I was more anxious for a wrestling show than I thought I had any right to be when I walked into the Basement East in Nashville, Tennessee this summer. My primary concern on that July afternoon was that I may have been underdressed. I was dressed for an indie wrestling show: MDK tee, knee-length shorts, black Vans, and a baseball cap with buttons on it. What I was not wearing was anything protective. The lack of an overshirt to protect from errant sharp objects or a surgical mask that would keep my breath glass-free felt damning as I strode to the bar with my friend. “I should’ve prepared,” I told him. “We’re seeing Nick Gage today.”
Have you heard about the time Nick Gage died? It was ten years ago during the eighth annual CZW Tournament of Death, an ultra-violent spectacle that all ghouls must experience at some point in their wrestling fandom if they can truly be said to appreciate deathmatch wrestling. There he was, in his element: blood splattered across camera lenses, hundreds of shattered fluorescent light tubes, and a victory he claims he would lay down his life for. The story goes that the light tubes really did take his life on June 6th, 2009. He was reborn in a helicopter on the same day. At least that’s what I’ve heard.
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Have you heard that Nick Gage is gang affiliated? “Murder, death, kill” chants regularly herald him into the ring, but he claims to lead a crew by the same name. In 2010, Gage was arrested for robbing a bank and spent five years in prison for the crime plus one more year for parole violation. The story goes that he made some connections in prison, expanding his reach with H8 Club, Eastern Block, and of course that Murder, Death, Kill Gang. They’re closing in on Rickey Shane Page as you’re reading this, dear reader. At least that’s what I’ve heard.
I have no idea how true any of this is. Playing with the truth is something that Nick Gage has done for decades, building his legend with a dash of bullshit and a bucket of blood. Professional wrestling is, at its core, an exercise in bullshitting. Writer Aubrey Sitterson has compared it to a magic show or base sleight-of-hand con. The point is not what the performer is doing, but what they can convince the audience into believing. At first glance, it seems impossible that anyone could take seriously the prospect of a Lego deathmatch or a spot including a flaming decorative skull, much less consider them truly dangerous. Somehow, Nick Gage made carny bullshit such as this not only worth watching but genuinely, deathly serious.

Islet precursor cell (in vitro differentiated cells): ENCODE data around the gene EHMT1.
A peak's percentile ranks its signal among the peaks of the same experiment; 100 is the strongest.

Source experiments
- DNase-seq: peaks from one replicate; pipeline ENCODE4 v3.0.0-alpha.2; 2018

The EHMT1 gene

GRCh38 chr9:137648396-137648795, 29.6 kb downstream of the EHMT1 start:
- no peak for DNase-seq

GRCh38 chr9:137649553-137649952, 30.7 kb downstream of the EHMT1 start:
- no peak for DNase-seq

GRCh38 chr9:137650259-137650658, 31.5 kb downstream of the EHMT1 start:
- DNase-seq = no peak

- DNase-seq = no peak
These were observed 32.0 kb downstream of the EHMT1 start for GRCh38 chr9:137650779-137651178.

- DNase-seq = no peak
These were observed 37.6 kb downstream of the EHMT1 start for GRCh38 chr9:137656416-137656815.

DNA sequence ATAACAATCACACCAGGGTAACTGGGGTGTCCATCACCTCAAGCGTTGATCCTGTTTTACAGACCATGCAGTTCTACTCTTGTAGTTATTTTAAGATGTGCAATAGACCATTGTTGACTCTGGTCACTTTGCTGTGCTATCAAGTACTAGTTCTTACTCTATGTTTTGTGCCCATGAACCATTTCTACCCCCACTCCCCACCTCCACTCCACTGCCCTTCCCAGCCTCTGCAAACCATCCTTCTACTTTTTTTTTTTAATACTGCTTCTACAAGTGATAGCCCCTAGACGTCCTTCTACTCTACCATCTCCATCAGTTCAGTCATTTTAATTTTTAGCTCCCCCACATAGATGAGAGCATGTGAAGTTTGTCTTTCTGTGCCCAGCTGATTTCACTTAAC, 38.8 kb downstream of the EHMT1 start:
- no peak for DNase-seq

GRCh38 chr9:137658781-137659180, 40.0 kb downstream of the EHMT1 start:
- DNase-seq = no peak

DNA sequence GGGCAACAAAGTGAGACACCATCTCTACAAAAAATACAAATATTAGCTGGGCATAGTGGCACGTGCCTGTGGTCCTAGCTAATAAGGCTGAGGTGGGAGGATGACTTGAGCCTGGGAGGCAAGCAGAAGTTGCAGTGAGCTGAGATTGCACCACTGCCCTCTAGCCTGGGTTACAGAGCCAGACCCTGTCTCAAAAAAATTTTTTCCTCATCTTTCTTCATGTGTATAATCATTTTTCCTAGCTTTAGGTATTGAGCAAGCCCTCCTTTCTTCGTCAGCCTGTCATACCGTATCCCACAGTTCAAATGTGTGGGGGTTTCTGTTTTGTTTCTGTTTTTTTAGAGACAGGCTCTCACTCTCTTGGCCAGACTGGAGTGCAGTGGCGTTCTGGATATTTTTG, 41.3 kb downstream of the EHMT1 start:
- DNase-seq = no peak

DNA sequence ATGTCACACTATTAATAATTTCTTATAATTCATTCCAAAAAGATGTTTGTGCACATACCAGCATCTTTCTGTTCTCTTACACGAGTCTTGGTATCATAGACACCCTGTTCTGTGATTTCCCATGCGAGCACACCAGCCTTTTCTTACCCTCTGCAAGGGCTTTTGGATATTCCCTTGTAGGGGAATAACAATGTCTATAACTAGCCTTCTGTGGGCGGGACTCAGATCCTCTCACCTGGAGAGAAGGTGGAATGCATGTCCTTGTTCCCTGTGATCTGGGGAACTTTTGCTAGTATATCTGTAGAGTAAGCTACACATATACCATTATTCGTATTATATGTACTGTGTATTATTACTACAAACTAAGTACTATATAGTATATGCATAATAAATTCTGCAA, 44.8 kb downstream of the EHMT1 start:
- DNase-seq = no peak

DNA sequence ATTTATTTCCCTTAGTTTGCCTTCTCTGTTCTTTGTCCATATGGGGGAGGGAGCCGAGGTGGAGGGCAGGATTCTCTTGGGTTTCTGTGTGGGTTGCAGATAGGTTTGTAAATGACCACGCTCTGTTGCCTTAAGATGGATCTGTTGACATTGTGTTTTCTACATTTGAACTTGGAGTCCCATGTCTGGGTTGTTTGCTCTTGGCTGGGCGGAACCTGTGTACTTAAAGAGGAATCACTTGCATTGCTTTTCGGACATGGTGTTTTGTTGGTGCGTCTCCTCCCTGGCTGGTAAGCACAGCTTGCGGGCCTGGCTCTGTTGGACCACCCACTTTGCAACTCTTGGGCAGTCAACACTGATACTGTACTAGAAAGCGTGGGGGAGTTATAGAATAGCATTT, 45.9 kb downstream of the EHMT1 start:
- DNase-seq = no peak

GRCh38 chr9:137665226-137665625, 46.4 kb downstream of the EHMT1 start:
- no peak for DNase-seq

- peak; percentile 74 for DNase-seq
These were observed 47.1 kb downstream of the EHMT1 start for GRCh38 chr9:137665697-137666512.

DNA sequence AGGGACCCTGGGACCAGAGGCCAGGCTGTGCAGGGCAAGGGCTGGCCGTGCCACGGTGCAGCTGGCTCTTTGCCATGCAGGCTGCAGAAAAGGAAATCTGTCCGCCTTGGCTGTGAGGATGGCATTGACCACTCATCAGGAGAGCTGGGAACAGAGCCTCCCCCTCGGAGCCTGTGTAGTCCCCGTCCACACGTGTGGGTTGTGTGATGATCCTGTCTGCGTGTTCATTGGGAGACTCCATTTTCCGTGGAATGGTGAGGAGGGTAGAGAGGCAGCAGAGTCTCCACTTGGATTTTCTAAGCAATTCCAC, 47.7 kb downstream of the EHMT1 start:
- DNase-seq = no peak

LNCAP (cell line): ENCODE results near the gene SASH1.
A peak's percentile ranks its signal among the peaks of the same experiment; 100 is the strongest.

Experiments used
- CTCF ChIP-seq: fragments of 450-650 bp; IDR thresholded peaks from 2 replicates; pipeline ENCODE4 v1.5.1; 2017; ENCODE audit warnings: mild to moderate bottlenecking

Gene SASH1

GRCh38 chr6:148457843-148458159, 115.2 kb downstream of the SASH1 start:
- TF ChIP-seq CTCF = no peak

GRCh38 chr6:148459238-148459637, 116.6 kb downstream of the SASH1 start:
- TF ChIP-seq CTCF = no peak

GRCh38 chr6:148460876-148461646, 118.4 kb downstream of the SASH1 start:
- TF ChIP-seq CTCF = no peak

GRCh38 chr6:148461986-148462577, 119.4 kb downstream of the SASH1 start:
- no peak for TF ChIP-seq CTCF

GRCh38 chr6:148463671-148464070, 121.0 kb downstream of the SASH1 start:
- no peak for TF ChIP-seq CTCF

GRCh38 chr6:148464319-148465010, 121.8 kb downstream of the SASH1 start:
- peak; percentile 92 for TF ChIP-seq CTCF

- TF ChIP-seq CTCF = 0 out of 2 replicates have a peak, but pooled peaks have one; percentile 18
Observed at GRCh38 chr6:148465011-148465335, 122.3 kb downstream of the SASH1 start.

By the time you’re reading this, I will have seen Nick Gage perform live twice. Professional wrestling has always intended to be a live medium, and it’s impossible to truly understand without the taste of cheap beer and the smell of too many fans crammed against a ring to supplement the visual component of the performance. I remember very little about what moves he and Marko Stunt used on one another when I watched them perform at GCW: Lights Out this summer. What I do remember about that match is standing in awe with my friend while double-fisting Pabst Blue Ribbons, basking in the aura of Nick Gage. I remember the feeling that maybe, just maybe, this guy isn’t just performing. I remember feeling like we were all in danger.
All wrestling fans, to some degree or other, are seeking the ego death that comes with collectively witnessing violence. The best wrestlers can sit comfortably in that slight liminal space between real and fake, letting go of control just enough to let the adrenaline take hold before reeling the room back in to the world they inhabited before the lights dimmed and the entrance music played. On that sweltering day in Nashville, Nick Gage convinced me that nobody does this better than him. In his performances since then, he’s pleaded his case in front of diverse audiences including attendees of Chikara, Beyond, St. Louis Anarchy, and Bloodsport. It’s a case that’s hard to argue against.
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Marko’s parents were in the crowd that day in Tennessee, and the story goes that they are still reeling from what they saw their son go through. I’m sure that they, along with everyone else who has seen Gage work, pity Rickey Shane Page, Allie Kat, AJ Gray, and all the other fools who have lined up to take a shot at the GCW title which Gage has held since December 16, 2017. It’s a title they’ll have to kill for, because Nick Gage will die for this shit. At least that’s what I’ve heard.
- GCW World Title: Nick Gage vs Marko Stunt, July 2019 (GCW Lights Out, Smart Mark Video)
- Nerder Death Kill vs Creatures of the Deep, September 2019 (Beyond All Hands On Deck, IWTV)
- Nick Gage vs Warhorse, September 2019 (SLA Battle of Spaulding, IWTV)
- 100,000 Thumbtacks: Nick Gage vs Mance Warner, October 2019 (Beyond Uncharted Territory, IWTV)
- Nick Gage vs Kris Statlander, October 2019 (Beyond Uncharted Territory, IWTV)